Although silk was the most important commodity in the trade between China and the west, many other products were also exchanged. The Sogdian letters mention, in addition to various kinds of silk, textiles of hemp, blankets or carpets, perfumes, musk, rice wine, camphor, fragrant resins, drugs, and similar items (Harmatta, 1979, p. 165). The many western products, especially plants, that were introduced to China from Iran or through Iranian intermediaries were the subject of a classic study by Berthold Laufer (Sino-Iranica).

Although no later records comparable to the Sogdian letters have so far been discovered, there is abundant evidence of other kinds that Sogdian involvement in the China trade continued unabated in the following centu­ries. In Sui and T’ang times the Hu, or Sogdian, merchant not only was mentioned frequently in official historical sources but also had become a commonplace figure in popular literature, most often as a connoisseur of precious gems (Schafer, 1951, pp. 414-15). There were sizable colonies of these foreigners not only in the oases of Kansu, along the western part of the trade route, and at the capital cities of Ch’ang-an and Lo-yang but also at major inland centers like Yang Chou, the entrepôt at the southern end of the transport canal joining the Yellow river to the Yangtze, where several thousand merchant Hu were massacred by rebel soldiers in 760 (Schafer, 1963, p. 18).

Sogdians who settled in China or had dealings with China are recognizable from the characteristic Chinese surnames that they adopted. For example, K’ang was abbreviated from K’ang-chü (attested, e.g., in Jiu Tang shu, tr. Chavannes, 1903, p. 26), though it referred in Sui and T’ang times to Samarkand, rather than Tashkent (e.g., in Tang shu, tr. Chavannes,1903, p. 132 and n. 5). An was originally an abbreviation of An-hsi (i.e., Aršak), the Chinese name for Parthia, but was later applied to Bukhara; Shih (Early Middle Chinese dźiajk) “stone” (Mathews, no. 5813) referred to Tashkent, lit. “stone city,” which was probably a translation into Turkish of a much earlier name (Pulleyblank, 1962, pp. 246-48; Aalto, 1977). Shih (lit. “history,” Mathews, no. 5769; Early Middle Chinese ṣɨʾ) referred to Kish (Šahr-e Sabz, modern Shahr in Uzbekistan), Mi (lit. “rice,” Mathews, no. 4446) to Māymarḡ, Ts’ao (Mathews, no. 6733) to Kabūdan, Ho (Mathews, no. 2109) to Kūšānīya, and Huo-xün (Mathews, no. 2395, 2744) to Ḵᵛārazm (cf. Chavannes, pp. 132-49). These surnames were particularly common in the T’ang period, sometimes clearly referring to recent arrivals from Cen­tral Asia, sometimes to families that had been living as foreigners in China for some time, sometimes to people who had become fully assimilated and indistinguishable from the rest of the population.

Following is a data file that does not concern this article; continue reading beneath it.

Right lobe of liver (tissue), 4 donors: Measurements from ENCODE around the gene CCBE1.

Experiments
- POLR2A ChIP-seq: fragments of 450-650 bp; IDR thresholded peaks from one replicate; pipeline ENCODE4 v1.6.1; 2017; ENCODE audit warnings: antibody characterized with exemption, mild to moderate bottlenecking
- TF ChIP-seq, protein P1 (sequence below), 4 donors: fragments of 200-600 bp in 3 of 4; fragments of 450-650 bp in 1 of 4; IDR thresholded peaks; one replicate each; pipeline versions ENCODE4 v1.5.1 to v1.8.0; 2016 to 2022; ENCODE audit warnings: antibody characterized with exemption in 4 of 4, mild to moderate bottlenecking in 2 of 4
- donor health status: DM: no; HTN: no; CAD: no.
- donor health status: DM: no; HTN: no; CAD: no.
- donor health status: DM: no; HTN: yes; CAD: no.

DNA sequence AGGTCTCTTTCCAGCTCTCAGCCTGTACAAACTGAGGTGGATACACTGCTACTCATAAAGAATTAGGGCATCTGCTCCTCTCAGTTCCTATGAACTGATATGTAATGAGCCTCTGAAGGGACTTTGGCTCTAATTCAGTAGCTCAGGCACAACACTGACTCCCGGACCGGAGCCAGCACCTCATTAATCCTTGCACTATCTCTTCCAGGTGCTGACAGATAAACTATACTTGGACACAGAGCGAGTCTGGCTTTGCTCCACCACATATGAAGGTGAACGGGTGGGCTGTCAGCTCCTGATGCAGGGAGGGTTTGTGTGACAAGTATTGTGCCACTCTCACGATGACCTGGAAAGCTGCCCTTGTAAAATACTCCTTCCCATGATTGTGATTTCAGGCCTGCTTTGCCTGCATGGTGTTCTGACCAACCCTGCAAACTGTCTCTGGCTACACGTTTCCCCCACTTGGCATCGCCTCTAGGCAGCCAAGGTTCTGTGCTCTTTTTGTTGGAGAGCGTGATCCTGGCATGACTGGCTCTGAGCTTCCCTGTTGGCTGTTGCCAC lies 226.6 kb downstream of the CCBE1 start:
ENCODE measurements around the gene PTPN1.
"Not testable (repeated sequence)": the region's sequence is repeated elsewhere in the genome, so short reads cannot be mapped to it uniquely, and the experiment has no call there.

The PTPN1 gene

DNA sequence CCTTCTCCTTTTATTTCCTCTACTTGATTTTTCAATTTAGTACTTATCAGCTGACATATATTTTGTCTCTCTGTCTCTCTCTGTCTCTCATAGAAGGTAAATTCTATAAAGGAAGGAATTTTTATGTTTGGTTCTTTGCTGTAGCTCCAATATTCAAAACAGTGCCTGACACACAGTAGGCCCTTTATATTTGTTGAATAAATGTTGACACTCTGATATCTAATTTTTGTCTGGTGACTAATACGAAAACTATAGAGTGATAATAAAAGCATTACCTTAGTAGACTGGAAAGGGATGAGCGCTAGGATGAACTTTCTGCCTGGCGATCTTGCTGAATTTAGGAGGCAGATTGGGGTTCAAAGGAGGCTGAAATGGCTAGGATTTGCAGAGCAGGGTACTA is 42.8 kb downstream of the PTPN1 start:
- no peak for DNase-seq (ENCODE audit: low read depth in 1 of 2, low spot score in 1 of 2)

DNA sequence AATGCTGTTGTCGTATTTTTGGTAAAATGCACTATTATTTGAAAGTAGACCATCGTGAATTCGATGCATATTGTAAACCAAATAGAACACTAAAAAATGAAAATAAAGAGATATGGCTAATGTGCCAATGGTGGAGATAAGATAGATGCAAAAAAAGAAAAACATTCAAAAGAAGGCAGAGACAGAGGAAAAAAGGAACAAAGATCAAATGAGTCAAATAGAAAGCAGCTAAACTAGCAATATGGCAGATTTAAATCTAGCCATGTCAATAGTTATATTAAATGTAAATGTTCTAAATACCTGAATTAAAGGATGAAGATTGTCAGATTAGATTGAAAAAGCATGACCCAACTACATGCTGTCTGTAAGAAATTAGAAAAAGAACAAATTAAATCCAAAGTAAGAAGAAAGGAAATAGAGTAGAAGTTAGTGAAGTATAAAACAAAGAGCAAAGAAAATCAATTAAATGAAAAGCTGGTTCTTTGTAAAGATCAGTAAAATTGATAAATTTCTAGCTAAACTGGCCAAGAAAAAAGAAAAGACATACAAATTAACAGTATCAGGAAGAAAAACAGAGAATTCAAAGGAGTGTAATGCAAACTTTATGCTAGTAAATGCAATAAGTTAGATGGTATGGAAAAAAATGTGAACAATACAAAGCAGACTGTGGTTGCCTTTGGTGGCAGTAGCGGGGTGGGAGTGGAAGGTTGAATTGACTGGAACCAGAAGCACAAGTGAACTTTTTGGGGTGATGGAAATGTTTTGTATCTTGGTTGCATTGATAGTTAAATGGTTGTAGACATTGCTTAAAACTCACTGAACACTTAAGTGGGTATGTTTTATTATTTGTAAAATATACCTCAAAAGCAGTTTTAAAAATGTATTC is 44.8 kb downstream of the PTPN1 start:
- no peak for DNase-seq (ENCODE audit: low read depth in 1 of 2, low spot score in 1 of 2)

Tse-Niao (Bird) motif mural painting in Kizil, Sinkiang, 6-7th Centuries AD. (left) and a Pheasant as depicted in late Sassanian arts 6-7th Centuries AD (Picture and caption from Kaveh Farrokh’’s lectures at the University of British Columbia’s Continuing Studies Division and were also presented at Stanford University’s WAIS 2006 Critical World Problems Conference Presentations on July 30-31, 2006).

There was a great vogue, especially in the first half of the eighth century, for Iranian objects and customs of all kinds: foodstuffs, clothing, furniture, music, and dancing (Hsiang). Although Iranian influence on the Chinese visual arts lies outside the scope of this article (see xi, xii, below), representations of Central Asians among the T’ang tomb figurines should be mentioned as vivid illustrations of the cosmopolitan character of Chinese culture at that period.

Sogdians among the nomads